While there is adapter.js that quests to bridge browser compatibility issues, it focuses mainly on API mapping. There are other issues, such as differences in SDP, that it doesn’t handle and these issue cause applications to break when used on dissimilar browsers. The constant changes in browser versions and in some cases, lack of backward compatibility between them make this a moving target.
ORTC is not a wildcard anymore. It was originally pushed by Hookflash and Microsoft but today Google is part of this initiative and eventually it will find its way into the standard. 4 takeaways: WebRTC is gradually adding ORTC functionalities into it. It is not the full ORTC story but just some parts of it. ORTC is all about setting and getting media parameters…
Interoperability and API compatibility are very important if we want web applications to work regardless of the browser or WebRTC implementation they are using.
Changes need to be introduced as the standard evolves but backwards compatibility must be taken well into consideration else developers and users will have bad experience as applications break.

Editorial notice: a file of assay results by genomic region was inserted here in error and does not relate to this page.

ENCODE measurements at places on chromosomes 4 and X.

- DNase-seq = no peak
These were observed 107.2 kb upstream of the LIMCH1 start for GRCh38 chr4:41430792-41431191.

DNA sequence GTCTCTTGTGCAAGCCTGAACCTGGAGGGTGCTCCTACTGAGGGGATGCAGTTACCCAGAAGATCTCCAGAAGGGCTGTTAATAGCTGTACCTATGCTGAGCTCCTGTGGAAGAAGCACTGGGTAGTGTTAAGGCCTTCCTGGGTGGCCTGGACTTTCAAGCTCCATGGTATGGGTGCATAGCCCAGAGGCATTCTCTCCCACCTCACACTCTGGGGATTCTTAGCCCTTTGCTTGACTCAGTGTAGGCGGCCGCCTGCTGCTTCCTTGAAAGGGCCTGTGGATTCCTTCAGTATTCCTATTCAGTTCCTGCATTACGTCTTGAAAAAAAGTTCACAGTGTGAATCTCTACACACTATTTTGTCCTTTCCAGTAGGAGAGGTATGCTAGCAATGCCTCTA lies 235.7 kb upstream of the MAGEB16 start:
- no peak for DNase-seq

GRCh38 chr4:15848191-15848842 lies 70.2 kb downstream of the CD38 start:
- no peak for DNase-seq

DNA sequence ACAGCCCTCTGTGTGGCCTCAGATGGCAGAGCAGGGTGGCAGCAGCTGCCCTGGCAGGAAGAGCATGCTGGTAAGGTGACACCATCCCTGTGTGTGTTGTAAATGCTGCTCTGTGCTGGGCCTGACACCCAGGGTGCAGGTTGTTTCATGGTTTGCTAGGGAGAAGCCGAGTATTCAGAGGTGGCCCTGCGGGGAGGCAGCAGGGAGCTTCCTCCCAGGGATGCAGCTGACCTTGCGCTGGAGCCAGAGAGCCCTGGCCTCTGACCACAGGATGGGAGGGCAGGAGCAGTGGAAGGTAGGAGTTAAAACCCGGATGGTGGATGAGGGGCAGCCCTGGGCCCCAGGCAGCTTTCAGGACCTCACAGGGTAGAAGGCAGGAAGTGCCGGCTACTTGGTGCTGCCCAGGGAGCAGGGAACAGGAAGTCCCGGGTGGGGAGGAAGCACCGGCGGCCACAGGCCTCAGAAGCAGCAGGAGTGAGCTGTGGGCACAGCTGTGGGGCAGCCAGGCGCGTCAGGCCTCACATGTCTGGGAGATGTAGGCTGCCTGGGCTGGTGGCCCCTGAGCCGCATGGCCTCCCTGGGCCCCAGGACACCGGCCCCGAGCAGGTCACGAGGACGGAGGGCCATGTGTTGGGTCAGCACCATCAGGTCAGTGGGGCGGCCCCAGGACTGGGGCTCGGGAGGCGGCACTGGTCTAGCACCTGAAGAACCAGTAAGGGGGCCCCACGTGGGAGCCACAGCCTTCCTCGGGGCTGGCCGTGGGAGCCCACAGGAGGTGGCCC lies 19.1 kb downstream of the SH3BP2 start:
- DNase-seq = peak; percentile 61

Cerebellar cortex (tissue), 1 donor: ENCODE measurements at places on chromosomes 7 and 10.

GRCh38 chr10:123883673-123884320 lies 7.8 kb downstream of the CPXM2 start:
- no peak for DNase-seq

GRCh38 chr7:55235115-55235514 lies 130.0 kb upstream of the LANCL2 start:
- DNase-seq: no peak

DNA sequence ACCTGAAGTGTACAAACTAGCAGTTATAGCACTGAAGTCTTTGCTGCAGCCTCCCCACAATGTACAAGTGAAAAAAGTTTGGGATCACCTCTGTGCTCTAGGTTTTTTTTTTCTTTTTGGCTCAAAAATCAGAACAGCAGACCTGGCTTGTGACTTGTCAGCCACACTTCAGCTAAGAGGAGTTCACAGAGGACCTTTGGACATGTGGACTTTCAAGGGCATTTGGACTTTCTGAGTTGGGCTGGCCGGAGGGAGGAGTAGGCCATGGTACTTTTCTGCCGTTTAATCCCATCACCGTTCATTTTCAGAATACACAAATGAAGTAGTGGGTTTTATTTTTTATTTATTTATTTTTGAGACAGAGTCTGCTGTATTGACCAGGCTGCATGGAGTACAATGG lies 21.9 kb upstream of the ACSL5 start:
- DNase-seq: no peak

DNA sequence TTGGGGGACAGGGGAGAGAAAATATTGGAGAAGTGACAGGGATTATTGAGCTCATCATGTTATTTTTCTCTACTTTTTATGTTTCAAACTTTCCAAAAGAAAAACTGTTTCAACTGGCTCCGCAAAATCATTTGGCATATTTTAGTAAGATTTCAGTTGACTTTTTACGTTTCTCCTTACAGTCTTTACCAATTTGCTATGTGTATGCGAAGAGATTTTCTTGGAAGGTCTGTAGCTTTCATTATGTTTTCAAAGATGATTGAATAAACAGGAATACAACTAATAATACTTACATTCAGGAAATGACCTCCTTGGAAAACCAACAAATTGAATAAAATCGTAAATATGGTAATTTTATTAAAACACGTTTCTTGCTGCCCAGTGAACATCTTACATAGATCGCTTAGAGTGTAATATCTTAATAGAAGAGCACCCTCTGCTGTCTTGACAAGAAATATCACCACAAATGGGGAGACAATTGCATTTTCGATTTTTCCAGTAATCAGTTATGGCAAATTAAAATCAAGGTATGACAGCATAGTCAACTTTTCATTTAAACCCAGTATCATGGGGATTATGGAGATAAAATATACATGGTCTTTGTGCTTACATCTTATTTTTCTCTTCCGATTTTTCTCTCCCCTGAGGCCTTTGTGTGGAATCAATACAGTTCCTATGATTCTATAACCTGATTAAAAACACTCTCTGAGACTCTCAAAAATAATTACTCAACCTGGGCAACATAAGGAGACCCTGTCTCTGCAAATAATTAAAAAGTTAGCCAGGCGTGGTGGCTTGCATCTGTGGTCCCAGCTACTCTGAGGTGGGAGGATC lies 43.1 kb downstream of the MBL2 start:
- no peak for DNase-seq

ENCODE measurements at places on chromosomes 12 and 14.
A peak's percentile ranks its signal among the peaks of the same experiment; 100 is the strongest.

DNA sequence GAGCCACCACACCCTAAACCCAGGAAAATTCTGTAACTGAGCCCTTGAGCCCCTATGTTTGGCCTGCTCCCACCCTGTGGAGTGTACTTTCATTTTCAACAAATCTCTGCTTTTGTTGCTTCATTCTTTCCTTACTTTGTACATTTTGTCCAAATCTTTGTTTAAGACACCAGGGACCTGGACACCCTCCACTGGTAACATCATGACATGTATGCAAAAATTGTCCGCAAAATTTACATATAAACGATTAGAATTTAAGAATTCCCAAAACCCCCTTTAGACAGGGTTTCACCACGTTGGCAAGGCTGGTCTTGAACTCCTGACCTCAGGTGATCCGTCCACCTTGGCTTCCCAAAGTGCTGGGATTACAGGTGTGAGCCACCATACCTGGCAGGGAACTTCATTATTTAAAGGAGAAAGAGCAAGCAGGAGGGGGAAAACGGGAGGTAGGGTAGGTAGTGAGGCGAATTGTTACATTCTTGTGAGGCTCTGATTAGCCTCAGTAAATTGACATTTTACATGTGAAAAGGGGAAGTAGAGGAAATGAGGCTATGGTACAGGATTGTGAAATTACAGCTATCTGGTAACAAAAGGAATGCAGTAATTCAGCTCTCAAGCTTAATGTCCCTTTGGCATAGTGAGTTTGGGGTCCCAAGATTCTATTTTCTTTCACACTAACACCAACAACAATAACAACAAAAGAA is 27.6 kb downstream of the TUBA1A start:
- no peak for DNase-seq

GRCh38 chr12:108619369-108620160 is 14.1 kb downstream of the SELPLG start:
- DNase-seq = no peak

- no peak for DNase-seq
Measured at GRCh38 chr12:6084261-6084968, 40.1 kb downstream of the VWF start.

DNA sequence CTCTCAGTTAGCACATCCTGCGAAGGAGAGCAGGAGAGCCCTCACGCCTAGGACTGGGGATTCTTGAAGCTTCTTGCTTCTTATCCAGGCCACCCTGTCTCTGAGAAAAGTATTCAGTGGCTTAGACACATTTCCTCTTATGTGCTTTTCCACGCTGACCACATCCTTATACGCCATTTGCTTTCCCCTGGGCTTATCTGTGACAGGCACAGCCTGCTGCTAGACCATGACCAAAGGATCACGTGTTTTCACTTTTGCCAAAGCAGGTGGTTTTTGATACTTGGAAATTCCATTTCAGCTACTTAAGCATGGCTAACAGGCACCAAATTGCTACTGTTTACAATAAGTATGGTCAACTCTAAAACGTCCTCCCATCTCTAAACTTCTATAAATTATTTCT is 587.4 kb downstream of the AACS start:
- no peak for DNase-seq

In February this year I teamed up with Dan Burnett to provide periodic updates on the advancement of WebRTC related standards.
We started providing these updates here on TheNewDialTone but promised we will build a dedicated website for that.
Please welcome WebRTCStandards.info
We decided to offer a third option and provide updates that will give product managers and developers heads up not only
WebRTC on mobile is more complicated in almost every area you look at, when it comes to push notification life is easier on mobile. The trivial use case is waking up the application for incoming calls. On mobile this is done through push notification messages supported in the OS level. On the web this capability is not possible yet and requirements are a bit more complicated.
If you thought that the WebRTC MTI video codec battle is about to be settled, think again because the seeds for a new battle have been planted at the last IETF meeting. The idea is to follow the footsteps of Opus and the 2 main benefits it offers:High quality codec; Patent and royalty free… no real essential patent claims. With video, current status is problematic.